Jim Williams has been watching birds and writing about their antics since before "Gilligan's Island" went into reruns. Join him for his unique insights, his everyday adventures and an open conversation about the birds in your back yard and beyond.
House Wrens have nested in our yard for the past 10 years, using our nest boxes. Some years we’ve had two pair. I sat with a camera the other day watching what I presume was a male wren work on his nest. Male wrens will begin more than one nest, allowing the female of the pair to choose the site to be completed. I think this nest was nearing completion; the bird was carrying bits of grass and rootlets (see photo) to the nest, materials used to form the cup at nest bottom. This is a PVC box four inches in diameter. Last year the nest built by a wren slid complete from the box when I did fall housecleaning. Tension of interwoven sticks held the nest together. After photographing it I took it apart to count the sticks: 206 of lengths from about one inch to six inches. How to build a nest is instinctive for the bird. Unlike say a robin nest, most of which resemble one another, wren nests vary in style. I’ve seen nests open at the top. I’ve seen one where the entry tunnel spiraled down to the cup, like a spiral stairway. That nest was an engineering marvel. Nests must vary depending on the cavity used (wrens are always cavity nesters). But, does an individual wren build generally the same style nest each time? How does the bird select the sticks used? Search out a stick of a particular dimension for a particular use? Pick a stick at random, then see how to make it work once in the nest? I’ve never seen a wren reject a stick brought to the nest. Perhaps that’s why some nests are so jammed into the box that room for the hen and babies is surprising. The nest in the photo, the one I disassembled, was a work of art, another engineering marvel. I doubt if any human could have taken those sticks and made that nest.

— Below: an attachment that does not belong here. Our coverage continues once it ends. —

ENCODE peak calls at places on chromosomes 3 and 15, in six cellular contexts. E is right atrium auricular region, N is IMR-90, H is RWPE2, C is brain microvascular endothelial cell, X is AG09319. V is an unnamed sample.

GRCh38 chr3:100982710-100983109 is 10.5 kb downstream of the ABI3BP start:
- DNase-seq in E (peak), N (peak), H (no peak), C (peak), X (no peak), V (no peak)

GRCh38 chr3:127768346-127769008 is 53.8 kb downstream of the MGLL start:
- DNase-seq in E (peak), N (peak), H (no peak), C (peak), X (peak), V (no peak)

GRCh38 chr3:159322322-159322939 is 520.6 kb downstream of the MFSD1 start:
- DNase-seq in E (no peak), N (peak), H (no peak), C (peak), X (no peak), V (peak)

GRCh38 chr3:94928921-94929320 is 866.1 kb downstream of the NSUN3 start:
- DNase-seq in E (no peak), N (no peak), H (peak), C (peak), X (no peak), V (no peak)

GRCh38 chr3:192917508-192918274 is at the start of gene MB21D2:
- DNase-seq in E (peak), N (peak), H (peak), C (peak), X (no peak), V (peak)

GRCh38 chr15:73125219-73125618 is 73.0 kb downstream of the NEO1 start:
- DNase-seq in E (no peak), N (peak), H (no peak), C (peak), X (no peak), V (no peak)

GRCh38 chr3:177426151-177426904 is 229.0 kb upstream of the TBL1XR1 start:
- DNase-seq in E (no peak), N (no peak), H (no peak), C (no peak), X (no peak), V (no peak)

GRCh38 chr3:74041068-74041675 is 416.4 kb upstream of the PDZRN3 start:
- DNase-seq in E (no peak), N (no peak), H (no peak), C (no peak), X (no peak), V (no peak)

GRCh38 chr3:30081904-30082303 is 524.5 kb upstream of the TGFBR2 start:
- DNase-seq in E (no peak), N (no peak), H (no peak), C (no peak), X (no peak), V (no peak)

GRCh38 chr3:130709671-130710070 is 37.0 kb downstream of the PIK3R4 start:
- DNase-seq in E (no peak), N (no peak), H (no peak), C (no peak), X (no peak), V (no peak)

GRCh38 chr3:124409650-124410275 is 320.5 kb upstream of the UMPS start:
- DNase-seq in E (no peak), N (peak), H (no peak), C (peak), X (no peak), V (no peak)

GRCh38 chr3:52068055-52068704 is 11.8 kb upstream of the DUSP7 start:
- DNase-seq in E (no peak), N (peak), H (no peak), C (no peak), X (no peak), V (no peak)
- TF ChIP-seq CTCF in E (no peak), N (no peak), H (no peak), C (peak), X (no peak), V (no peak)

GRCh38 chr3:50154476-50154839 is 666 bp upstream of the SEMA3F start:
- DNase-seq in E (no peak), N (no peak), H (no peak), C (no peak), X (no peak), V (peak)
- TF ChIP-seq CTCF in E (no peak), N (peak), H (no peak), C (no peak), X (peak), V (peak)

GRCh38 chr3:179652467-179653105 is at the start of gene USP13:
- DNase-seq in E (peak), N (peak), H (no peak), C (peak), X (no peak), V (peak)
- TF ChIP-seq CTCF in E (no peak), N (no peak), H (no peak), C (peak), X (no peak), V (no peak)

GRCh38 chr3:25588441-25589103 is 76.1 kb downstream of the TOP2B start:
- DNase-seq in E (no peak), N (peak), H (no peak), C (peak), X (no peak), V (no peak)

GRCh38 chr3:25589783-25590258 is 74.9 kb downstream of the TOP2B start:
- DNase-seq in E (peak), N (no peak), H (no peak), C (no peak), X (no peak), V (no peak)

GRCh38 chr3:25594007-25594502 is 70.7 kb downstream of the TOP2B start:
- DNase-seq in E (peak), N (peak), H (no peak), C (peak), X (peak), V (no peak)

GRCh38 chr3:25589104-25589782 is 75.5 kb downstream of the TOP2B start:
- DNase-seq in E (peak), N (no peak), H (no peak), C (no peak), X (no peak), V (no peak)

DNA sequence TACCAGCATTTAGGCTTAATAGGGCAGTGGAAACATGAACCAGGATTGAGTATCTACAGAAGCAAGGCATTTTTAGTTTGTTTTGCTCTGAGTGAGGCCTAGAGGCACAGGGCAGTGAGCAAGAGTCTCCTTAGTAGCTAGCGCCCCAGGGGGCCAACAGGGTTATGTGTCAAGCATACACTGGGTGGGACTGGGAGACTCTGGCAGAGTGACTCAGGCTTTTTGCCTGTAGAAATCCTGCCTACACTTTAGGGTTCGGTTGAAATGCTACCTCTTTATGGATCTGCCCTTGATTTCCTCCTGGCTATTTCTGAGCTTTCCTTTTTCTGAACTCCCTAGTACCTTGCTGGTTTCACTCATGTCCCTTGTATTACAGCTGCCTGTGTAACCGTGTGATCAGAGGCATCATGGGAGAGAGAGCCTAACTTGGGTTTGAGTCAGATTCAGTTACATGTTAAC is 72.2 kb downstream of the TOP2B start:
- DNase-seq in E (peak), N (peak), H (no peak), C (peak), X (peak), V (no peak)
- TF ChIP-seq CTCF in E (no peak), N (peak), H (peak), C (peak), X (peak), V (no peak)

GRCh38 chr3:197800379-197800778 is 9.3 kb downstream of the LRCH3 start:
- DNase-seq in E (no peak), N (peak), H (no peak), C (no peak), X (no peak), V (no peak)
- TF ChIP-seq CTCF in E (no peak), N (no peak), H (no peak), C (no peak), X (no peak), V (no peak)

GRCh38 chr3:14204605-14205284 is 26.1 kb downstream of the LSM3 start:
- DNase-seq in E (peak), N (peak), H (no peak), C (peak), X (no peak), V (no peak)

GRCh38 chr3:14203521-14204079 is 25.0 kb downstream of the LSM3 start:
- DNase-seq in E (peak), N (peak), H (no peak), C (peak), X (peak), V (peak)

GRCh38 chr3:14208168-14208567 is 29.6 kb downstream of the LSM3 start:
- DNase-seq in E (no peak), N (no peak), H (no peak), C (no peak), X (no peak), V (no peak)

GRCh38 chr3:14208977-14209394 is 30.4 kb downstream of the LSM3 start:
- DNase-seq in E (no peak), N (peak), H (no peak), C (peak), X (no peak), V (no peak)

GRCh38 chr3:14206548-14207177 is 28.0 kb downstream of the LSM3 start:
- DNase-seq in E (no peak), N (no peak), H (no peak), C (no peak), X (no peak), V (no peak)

Killdeer often build their nests -- little more than a scrape -- in gravel or on open soil. This one chose to use wood shavings surrounding a tree trunk. Can you find the eggs? The camo is pretty good.
Young Great Horned Owls I’ve been watching apparently are old enough to leave the nest, although they haven’t looked that way to me. The birds pictured are an adult and one of her owlets in their nest at Westwood Hills Nature Center. There were/are two chicks. One left the nest Tuesday. The photo was taken Wednesday morning. In one shot here the young bird is stretching a wing, making primary flight feathers visible (adult peering over wing). The feathers appear half developed or less. The pair of young owls I was watching in a nest near Long Lake left their nest seven days ago. They looked very similar to the one pictured. They know best, obviously.
We recently spent a few days (pre-flood) near Lutsen on the Lake Superior shore. While birding I came across a small chunk of flat rock near shore and just below a cliff. The cliff edge offered excellent viewing of Herring Gulls nesting atop the rock.